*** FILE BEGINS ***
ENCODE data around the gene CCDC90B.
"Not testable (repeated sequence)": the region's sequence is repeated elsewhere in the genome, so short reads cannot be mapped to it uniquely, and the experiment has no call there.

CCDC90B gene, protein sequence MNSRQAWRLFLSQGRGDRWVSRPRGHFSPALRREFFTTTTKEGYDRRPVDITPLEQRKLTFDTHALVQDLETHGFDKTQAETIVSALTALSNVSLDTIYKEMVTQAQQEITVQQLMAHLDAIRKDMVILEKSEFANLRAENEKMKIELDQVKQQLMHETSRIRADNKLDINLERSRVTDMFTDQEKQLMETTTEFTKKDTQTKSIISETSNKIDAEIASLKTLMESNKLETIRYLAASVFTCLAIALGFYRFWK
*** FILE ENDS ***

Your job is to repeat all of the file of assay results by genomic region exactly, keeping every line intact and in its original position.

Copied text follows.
ENCODE data around the gene CCDC90B.
"Not testable (repeated sequence)": the region's sequence is repeated elsewhere in the genome, so short reads cannot be mapped to it uniquely, and the experiment has no call there.

CCDC90B gene, protein sequence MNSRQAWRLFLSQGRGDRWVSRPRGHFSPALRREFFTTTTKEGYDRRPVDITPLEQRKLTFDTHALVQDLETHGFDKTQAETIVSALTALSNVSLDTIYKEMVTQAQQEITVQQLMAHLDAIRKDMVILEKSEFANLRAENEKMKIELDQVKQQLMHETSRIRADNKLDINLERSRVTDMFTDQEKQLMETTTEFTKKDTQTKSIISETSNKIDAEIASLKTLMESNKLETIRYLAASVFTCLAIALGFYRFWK